The committee explored challenges to facilitating convergence, as well as strategies that have been employed by existing convergence programs to address barriers. Based on its analysis of convergence programs established at institutions across the country and the feedback and participation of scientists from graduate students to deans, the committee arrived at the following conclusions and recommendations. While convergence is one of many paths to national scientific and technological leadership, this report documents its emergence as one important mechanism for generating new knowledge, training new students, and contributing to the future of the nation’s economy.

Conclusion: Convergence is a process that leads to significant advances in fundamental knowledge, the creation of new, problem-driven solutions, and strategies for educating the next generation of STEM professionals.

Discipline-based science has produced a wealth of information across disparate fields. As a result, researchers now have unprecedented opportunities to attack challenging and complex problems. At a time when ideas, methods, models, and intellectual approaches of many fields are being synthesized into an integrated approach to problems of great importance, convergence represents a model that may become increasingly important to scientific discovery and translational application. At the same time, it coexists with many other models of multi- or transdisciplinary approaches, unidisciplinary projects, single–principal investigator (PI) projects, team-based projects, pure basic science, and pure applied science—adding value to the nation’s research enterprise. Given this plurality, convergence is one meeting point for many types of complementary initiatives.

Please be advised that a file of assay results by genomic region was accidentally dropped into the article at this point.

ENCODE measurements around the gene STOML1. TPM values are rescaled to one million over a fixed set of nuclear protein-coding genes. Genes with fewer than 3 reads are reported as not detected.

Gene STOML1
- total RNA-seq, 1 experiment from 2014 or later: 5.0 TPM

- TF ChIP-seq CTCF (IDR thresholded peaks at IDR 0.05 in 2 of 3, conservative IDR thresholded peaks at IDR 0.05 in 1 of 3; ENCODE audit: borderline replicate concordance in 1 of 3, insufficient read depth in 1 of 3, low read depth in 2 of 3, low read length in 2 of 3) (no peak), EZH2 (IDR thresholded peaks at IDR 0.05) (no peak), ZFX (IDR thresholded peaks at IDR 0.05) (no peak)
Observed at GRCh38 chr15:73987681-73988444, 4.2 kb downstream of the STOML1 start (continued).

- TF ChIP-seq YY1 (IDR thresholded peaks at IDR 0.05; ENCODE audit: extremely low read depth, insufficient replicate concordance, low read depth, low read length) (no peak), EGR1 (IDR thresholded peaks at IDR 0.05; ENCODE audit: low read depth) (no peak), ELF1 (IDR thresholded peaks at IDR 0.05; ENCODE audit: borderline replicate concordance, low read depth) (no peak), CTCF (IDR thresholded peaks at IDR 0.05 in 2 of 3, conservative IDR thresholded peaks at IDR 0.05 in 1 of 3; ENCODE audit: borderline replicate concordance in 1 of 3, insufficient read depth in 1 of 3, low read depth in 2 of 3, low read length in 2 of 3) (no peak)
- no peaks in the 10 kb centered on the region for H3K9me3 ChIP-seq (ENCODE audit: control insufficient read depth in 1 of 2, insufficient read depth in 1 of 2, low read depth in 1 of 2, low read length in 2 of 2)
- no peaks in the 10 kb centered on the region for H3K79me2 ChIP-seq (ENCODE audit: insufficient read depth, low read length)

Conclusion: A “one-size-fits-all” approach is not possible when developing an environment that fosters convergence. Differences in institutional size, mission, budgets, and policies impose unique challenges. Nonetheless, essential characteristics of environments supporting convergence can be identified.

Organizations wishing to establish or enhance a supportive environment for convergence can draw ideas, models, strategies, and lessons from examples at existing institutions in academia, industry, and government. This report has highlighted a variety of such strategies, ranging from journal clubs to innovative building design to the creation of entre-

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